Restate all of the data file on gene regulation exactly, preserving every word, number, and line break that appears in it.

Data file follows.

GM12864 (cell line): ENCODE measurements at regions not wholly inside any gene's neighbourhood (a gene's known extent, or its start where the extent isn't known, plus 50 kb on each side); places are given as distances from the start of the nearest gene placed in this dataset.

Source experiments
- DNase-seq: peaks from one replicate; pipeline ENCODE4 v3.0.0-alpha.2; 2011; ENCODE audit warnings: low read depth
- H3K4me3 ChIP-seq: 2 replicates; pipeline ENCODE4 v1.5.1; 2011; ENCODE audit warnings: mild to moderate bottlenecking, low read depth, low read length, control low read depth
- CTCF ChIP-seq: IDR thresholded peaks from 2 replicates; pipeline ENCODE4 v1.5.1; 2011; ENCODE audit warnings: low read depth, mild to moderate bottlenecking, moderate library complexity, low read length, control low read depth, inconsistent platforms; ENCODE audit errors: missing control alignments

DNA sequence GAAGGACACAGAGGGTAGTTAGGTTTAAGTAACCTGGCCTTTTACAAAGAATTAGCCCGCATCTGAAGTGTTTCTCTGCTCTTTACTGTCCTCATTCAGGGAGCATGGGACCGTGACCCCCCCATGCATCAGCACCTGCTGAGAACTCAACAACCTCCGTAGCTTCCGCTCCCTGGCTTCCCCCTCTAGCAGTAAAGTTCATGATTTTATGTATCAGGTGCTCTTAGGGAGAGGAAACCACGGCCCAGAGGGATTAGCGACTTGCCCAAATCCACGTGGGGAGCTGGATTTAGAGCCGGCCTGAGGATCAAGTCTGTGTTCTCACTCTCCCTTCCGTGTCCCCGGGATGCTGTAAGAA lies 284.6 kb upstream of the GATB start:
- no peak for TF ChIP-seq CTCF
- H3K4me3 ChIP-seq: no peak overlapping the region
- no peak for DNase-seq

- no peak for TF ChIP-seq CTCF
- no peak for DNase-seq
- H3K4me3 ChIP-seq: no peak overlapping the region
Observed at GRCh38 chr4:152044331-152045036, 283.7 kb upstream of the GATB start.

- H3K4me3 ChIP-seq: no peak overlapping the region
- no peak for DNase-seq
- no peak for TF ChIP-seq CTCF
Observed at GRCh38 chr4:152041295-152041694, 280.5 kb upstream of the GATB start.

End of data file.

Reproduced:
GM12864 (cell line): ENCODE measurements at regions not wholly inside any gene's neighbourhood (a gene's known extent, or its start where the extent isn't known, plus 50 kb on each side); places are given as distances from the start of the nearest gene placed in this dataset.

Source experiments
- DNase-seq: peaks from one replicate; pipeline ENCODE4 v3.0.0-alpha.2; 2011; ENCODE audit warnings: low read depth
- H3K4me3 ChIP-seq: 2 replicates; pipeline ENCODE4 v1.5.1; 2011; ENCODE audit warnings: mild to moderate bottlenecking, low read depth, low read length, control low read depth
- CTCF ChIP-seq: IDR thresholded peaks from 2 replicates; pipeline ENCODE4 v1.5.1; 2011; ENCODE audit warnings: low read depth, mild to moderate bottlenecking, moderate library complexity, low read length, control low read depth, inconsistent platforms; ENCODE audit errors: missing control alignments

DNA sequence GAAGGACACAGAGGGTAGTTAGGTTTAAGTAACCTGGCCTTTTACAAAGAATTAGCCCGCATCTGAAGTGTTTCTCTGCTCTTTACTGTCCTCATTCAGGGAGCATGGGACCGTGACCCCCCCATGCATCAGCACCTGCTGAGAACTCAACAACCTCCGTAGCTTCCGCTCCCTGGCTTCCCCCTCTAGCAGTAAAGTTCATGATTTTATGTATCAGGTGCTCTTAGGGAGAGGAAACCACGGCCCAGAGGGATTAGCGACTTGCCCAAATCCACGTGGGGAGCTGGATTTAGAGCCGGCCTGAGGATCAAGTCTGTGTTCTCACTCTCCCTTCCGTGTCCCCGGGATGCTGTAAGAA lies 284.6 kb upstream of the GATB start:
- no peak for TF ChIP-seq CTCF
- H3K4me3 ChIP-seq: no peak overlapping the region
- no peak for DNase-seq

- no peak for TF ChIP-seq CTCF
- no peak for DNase-seq
- H3K4me3 ChIP-seq: no peak overlapping the region
Observed at GRCh38 chr4:152044331-152045036, 283.7 kb upstream of the GATB start.

- H3K4me3 ChIP-seq: no peak overlapping the region
- no peak for DNase-seq
- no peak for TF ChIP-seq CTCF
Observed at GRCh38 chr4:152041295-152041694, 280.5 kb upstream of the GATB start.